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Canning: Spaghetti sauce canned but not processed

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We need expert canning advice. This summer, we made meatless spaghetti sauce. It cooked all day and went into the sterile Mason jars piping hot. They sealed within an hour, maybe under. But we did not put them in a water bath to process them. The jars look good, the vaccuum is still intact and we're thinking that it's OK to eat. What do the experts say? THANKS.

(Just in case it matters: the sauce contained tomatoes, green peppers, already canned tomato sauce and paste, lots of garlic, dry seasonings.)

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  1. That's risky business, EPJ. A friend of mine did the same thing, using jars heated in the oven, no water bathing. They "pinged," and she was thrilled with the short-cut. However, once the screw ring was removed, you could pop the lid with your fingernail. Not a good seal, but more importantly, the contents had definitely not been sterilized. Even the water bath treatment is not recommended these days for anything but maybe jams and jellies. Pressure canning is recommended for almost everything these days, tomato sauce included.

    Someone else may chime in here to explain if reheating the sauce and boiling before consuming will kill any lurking pathogens.

    1 Reply
    1. re: nemo

      I concur w nemo, it's too bad but it wouldn't be worth the risk to me. Boiling at this stage could kill all the bacteria present but not any possible Botulism spores....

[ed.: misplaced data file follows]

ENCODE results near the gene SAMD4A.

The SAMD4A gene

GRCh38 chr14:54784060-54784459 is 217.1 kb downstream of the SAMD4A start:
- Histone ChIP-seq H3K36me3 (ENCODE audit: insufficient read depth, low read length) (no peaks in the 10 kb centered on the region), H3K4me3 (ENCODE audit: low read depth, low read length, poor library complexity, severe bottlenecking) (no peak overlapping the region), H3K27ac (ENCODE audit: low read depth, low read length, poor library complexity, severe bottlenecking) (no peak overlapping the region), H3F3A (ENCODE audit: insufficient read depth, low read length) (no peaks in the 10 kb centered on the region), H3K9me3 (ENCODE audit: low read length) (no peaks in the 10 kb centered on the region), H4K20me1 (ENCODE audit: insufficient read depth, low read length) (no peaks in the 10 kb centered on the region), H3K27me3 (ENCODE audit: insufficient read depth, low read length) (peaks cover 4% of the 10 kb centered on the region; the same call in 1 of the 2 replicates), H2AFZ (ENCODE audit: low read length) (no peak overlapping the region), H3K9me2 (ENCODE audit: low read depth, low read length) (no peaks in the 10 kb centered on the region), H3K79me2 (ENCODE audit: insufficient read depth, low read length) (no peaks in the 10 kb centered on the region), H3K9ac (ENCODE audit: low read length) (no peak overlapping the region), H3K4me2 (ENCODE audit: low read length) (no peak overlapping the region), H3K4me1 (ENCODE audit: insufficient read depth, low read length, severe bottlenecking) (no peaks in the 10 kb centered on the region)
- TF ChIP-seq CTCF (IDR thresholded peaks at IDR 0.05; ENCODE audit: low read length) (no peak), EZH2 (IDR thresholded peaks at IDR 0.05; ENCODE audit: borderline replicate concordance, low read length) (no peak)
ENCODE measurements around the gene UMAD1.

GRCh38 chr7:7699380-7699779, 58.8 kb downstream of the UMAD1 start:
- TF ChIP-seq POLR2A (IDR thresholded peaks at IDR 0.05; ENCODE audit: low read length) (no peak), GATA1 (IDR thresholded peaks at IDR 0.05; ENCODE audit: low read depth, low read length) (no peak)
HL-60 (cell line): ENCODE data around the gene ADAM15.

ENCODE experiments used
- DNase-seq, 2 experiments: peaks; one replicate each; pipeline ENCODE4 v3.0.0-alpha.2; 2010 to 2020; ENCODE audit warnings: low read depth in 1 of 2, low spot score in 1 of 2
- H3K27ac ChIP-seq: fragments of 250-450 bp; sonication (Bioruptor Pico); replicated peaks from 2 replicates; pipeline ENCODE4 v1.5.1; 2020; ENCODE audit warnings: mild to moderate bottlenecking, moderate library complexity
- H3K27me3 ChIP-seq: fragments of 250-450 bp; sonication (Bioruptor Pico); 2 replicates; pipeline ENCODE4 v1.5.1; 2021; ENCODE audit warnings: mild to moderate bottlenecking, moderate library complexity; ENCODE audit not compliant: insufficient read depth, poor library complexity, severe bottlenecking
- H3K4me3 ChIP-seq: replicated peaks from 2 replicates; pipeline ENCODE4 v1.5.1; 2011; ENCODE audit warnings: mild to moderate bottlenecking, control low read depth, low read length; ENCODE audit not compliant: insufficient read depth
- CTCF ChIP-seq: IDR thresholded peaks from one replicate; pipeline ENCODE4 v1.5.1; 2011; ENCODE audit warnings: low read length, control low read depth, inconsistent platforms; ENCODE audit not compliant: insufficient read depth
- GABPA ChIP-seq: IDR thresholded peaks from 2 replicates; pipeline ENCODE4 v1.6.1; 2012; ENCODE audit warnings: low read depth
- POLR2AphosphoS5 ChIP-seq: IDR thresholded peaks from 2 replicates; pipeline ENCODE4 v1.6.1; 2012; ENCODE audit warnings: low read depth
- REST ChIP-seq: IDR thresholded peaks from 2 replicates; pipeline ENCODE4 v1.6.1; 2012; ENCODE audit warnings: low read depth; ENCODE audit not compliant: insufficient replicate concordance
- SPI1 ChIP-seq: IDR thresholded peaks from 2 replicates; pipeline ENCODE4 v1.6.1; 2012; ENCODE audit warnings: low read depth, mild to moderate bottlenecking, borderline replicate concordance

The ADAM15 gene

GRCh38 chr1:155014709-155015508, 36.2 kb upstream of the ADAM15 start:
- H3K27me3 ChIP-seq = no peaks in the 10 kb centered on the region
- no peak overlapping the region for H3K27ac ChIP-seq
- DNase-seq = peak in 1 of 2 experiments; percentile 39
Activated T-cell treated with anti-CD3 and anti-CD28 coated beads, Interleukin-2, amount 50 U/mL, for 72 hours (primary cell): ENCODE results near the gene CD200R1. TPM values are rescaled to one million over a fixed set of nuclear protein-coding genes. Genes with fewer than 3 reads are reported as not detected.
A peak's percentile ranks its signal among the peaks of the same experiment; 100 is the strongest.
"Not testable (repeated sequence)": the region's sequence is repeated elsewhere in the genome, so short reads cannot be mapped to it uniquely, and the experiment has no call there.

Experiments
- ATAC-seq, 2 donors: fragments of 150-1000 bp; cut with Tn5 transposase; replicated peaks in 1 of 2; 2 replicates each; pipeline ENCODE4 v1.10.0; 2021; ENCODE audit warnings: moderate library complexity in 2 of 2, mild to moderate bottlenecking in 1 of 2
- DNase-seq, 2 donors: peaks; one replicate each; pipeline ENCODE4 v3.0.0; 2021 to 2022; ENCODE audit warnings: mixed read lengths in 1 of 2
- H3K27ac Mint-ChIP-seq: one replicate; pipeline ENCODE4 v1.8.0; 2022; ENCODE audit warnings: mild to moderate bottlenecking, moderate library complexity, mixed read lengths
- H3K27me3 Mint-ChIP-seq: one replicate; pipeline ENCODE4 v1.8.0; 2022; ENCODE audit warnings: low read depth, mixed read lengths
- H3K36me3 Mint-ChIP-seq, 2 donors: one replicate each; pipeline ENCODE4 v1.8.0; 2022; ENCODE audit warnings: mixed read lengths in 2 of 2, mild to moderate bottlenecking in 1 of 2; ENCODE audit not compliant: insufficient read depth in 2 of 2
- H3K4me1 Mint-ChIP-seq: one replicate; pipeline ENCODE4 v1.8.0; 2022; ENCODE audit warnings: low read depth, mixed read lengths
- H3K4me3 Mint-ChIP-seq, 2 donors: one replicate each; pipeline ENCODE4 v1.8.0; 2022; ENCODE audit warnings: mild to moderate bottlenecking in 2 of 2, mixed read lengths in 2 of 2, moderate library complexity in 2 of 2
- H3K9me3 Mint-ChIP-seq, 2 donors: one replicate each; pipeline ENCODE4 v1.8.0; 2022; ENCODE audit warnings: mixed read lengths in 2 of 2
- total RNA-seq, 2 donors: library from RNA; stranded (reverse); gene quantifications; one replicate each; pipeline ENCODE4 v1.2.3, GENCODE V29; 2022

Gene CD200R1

For next year....you can make speghetti sauce without pressure if you acidulate & hot bath the jars... I add 1/8 tsp kosher salt + 1 tsp distilled white vinegar to each pint jar, I make about 100 pints a season....
      check out Clemson University's web site for the complete skinny.
      Keep canning it is a wonderful thing!

    2. The garlic gives me pause. It can introduce clostridium botulinum to the party, and c.bot can reproduce anaerobically, so a good seal is no guarantee of safety. Best of all, it produces a heat-stable toxin that won't go away even with extended boiling.

      On the other hand, you did simmer the sauce all day, so it was sanitized if not sterile when it went into the jars. And the tomato is sufficiently acid that it tends to be a poor growth medium for bacteria.

      It's a tough call, but this is one where I'd err on the side of caution.

      1 Reply
      1. re: alanbarnes

        Thanks all for the replies. It's what we feared.

        Maybe it'll be one of those trophy displays ("Look at the wonderful spaghetti sauce I canned one year!") instead of a winter's meal. Jennifer